Mayor takes aim at Cahill for opposing bypass deal
MAYOR Paul Antonio has taken aim at Cr Bill Cahill over his opposition to an agreement which would provide inner-city access to the Toowoomba Second Range Crossing.
Council met in confidential on Thursday to discuss the agreement which would see the state and federal governments provide up to $40million to build connections to the bypass from Mort and Boundary Sts.
Cr Antonio said the intersections were vital to providing connectivity between Toowoomba's high-growth northern suburbs and the Toowoomba Second Range Crossing.
He is concerned a decision by Cr Cahill not to vote on the matter due to a "lack of consultation" could jeopardise the agreement.
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Cr Antonio said a contract involving Toowoomba Regional Council, the State Government and Nexus - the consortium chosen to build the bypass - could be signed within days.
He said it was imperative that council worked quickly and efficiently to lock in the intersection funding to ensure Toowoomba residents were not disadvantaged once the bypass opened.
Cr Antonio said the interchanges were expensive and that if no agreement was signed it could cost the community up to $40 million.
"It's an offer we can't refuse," he said.
Cr Antonio said he was frustrated by Cr Cahill's opposition.
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"The suggestion that we not sign this agreement and put the project in jeopardy, I find to be repulsive," he said.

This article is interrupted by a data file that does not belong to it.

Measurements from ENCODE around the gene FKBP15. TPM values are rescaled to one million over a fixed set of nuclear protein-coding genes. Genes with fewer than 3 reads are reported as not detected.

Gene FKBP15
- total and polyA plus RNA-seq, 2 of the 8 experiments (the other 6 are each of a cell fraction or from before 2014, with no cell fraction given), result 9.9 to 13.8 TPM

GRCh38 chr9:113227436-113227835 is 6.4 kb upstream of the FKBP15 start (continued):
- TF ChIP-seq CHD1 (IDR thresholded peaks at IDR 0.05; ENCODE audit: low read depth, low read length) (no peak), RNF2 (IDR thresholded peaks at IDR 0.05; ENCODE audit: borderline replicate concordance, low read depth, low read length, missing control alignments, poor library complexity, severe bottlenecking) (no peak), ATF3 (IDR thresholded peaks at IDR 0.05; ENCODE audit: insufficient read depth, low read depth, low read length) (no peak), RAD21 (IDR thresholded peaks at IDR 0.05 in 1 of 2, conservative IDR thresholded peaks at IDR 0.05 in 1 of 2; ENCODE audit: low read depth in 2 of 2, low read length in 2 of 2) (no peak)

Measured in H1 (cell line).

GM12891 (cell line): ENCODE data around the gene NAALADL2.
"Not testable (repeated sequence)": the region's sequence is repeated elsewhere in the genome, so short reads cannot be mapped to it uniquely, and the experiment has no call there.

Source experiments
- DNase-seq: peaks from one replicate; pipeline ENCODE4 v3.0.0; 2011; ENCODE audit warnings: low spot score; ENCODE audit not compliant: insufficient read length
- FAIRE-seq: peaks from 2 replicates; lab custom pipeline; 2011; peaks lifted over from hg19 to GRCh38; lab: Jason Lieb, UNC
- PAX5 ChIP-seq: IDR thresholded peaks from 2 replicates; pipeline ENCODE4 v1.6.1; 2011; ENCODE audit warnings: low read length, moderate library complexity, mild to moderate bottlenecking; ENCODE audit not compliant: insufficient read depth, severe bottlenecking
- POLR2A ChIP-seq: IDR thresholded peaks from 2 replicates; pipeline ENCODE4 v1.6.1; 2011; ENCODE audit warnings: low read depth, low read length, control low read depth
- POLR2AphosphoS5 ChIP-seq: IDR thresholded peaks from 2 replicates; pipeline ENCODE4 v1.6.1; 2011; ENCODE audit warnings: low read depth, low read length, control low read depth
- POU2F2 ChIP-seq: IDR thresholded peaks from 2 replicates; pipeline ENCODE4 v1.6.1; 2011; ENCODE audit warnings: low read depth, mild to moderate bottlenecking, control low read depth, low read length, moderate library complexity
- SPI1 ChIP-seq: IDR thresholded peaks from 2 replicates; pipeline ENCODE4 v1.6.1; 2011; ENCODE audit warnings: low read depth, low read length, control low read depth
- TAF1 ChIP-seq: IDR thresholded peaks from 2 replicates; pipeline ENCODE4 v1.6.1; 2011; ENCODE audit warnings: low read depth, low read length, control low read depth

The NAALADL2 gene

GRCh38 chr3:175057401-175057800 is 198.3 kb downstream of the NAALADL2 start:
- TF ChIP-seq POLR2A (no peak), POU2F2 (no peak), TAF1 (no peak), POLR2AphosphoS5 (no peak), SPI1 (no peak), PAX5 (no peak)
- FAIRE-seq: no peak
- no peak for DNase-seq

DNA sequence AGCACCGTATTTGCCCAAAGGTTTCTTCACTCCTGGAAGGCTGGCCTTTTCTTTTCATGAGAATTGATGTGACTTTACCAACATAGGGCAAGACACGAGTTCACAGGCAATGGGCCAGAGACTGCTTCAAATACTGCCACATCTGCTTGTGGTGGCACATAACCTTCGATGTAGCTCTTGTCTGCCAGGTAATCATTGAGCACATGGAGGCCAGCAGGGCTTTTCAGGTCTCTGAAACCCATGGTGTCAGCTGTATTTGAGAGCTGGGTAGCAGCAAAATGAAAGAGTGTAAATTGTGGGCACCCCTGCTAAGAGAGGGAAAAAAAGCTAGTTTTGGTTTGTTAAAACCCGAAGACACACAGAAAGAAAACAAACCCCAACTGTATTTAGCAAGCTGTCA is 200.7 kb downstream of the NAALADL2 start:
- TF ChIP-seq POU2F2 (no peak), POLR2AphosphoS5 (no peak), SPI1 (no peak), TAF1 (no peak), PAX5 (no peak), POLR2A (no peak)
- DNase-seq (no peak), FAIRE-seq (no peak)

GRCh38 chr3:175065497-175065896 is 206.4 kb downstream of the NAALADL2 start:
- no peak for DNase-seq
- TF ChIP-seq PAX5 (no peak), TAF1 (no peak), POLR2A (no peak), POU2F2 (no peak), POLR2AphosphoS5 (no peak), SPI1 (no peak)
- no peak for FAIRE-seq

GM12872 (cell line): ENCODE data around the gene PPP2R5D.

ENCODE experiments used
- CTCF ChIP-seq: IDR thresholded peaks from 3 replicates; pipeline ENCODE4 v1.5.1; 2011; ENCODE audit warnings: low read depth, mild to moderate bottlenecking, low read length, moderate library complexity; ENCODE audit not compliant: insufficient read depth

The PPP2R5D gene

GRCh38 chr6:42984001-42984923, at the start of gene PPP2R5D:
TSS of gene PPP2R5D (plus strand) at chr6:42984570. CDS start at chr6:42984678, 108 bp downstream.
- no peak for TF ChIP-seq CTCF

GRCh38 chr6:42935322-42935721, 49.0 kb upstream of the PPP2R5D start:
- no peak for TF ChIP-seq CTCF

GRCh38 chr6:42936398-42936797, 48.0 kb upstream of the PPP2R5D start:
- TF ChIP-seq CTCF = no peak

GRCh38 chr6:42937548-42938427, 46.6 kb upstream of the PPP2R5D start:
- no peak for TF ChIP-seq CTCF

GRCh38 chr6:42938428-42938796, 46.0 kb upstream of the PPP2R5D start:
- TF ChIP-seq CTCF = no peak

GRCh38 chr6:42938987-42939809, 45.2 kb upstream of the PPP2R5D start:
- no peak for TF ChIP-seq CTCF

Cr Cahill said there was not enough information for him to be comfortable with supporting the agreement.
"I was unclear about the extent or amount of information up front - to feel comfortable about what the likely impacts will be of the Mort St and Boundary St intersections on the immediate community and future traffic issues that may or may not eventuate as traffic connects from the north," he said.
He defended his vote saying he acted on his conscience.
Cr Anne Glasheen declared a material personal interest as she holds shares in Transfield Service, a sub-contractor of Nexus.
Cr Antonio said community consultation would ramp up later this year.
He said he was proud that the council had been involved in the process from the beginning.
"Senior staff members have been engaged with Projects Queensland on this whole journey," Cr Antonio said.
"As a result of that we have some particularly good outcomes for the Toowoomba region.
"It's different to what the Lockyer Valley Regional Council has done. They've been antagonistic ... and that makes a profound difference to the outcomes."